Highlander or From Scotland with Love

Highlander

Highlander

A Frenchman playing a Scotsman and a Scotsman playing a Spaniard? It can only be Highlander. And if you thought the casting was nonsensical, wait till you see the film. Christopher Lambert plays Connor McLeod, a young Scottish clansman who also happens to be one of a hidden race of immortals locked in seemingly never-ending combat, all in the pursuit of a mysterious prize.

The narrative switches between McLeod’s early life in the 16th Century Scottish highlands and 1980s New York, where he currently lives. It’s a strange, unearthly period in history, full of mullets, bad taste, mindless violence as well as ominous lightning in the sky. But enough about Scotland.

McLeod discovers he is immortal after surviving what would have otherwise been a fatal wound inflicted in a skirmish with a neighbouring clan. Rather than expressing joy at his remarkable recovery, McLeod’s own clan decide to banish him; chalking the miracle up to the Devil rather than any divine intervention. Being immortal carries considerable advantages aside from the obvious longevity. They can survive most wounds and afflictions and breathe underwater. They’re a bit like the most annoying cockroach you’ve ever seen, only unlike cockroaches, the only way to kill them is by separating their head from their body.

The drawbacks? Well, they’re infertile and find it hard to hold onto a steady relationship, mainly because their mortal partners invariably end up dying on them. Also, as an immortal, you are expected to seek out other immortals and decapitate them until eventually only one remains. Cue extended sword play sequences and outlandish battle scenes. Running away from your fellow sword-wielding maniac is considered uncouth. Any retreat must be in the form of a series of back-flips preferably in an underground garage with the sprinklers on.

Sean Connery plays McLeod’s mentor, a preening and foppish nobleman who has tasked it upon himself to educate McLeod about the ways of the immortals. Lambert at least makes an effort with his pseudo-Scottish accent rather than Connery whose Equity card should be withdrawn for his portrayal of the Egyptian-born, Spanish immortal Juan Sanchez Ramirez. Ramirez prances about for a few scenes and dabbles in some expository dialogue about what it means to be an immortal and why they’re all killing each other: an unknown “Prize” awaiting the last immortal standing. There’s also some sweeping panoramic shots of Ramirez and McLeod indulging in a sword-training montage; in a stream, on top of a hillock, up a mountain, all the usual places.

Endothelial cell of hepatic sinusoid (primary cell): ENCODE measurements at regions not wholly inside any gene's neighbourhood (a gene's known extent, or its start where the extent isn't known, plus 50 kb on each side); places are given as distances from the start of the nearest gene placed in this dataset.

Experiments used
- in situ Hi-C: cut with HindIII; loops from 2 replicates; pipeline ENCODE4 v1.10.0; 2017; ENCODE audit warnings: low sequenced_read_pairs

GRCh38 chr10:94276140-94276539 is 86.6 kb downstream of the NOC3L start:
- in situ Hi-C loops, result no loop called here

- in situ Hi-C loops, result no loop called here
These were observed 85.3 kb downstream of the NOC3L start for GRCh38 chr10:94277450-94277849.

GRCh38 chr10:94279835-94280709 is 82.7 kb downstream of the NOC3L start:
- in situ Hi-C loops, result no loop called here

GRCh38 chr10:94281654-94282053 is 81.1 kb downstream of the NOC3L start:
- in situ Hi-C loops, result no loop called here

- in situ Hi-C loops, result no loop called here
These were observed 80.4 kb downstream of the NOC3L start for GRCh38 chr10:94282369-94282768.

In the midst of this burgeoning bromance pops the proverbial cockroach in the ointment in the form of the Kurgan, (Clancy Brown), a muscle-bound, ultra-violent and cruel immortal who decides he’s heard enough of Ramirez’s appalling accent and cuts his head off. McLeod’s wife grows old and dies, but he stays with her till the end because he’s just that kind of guy and also the only other creatures in the vicinity are sheep. McLeod then treats the next few centuries as a massive gap year, travelling around, getting drunk in Regency England, shooting some Nazis during World War II, all the usual stuff.

For the denouement we head to New York where McLeod and the Kurgan unsheathe their swords for a final duel to see which of them attains the elusive Prize. McLeod eventually prevails and finds that the prize is… the loss of his immortality, the ability to have kids and also to hear other people’s thoughts. Unable to ask for his money back, McLeod opts to use his newfound powers to encourage people to find peace and harmony in the world. And if not, he’ll chop their heads off.

“There can be only one”, ran the tag-line, but Highlander managed to spawn four sequels, each increasingly worse than the last, a TV serial, a cartoon series, several books as well as a rumoured reboot. Casting is still ongoing, but I’m casting, (ho ho), my vote for the two Gerards; Depardieu as McLeod and Butler as Ramirez. As far as Highlander is concerned, one is never enough.

About Ash Isaac

I am a contributor of questionable taste, origin and talent. My one claim to fame is that I was born in the same hospital as Cliff Richard. I am still in possession of my soul unlike Sir Cliff who sold his to Samael the Desolate in return for eternal youth and the friendship of Sue Barker.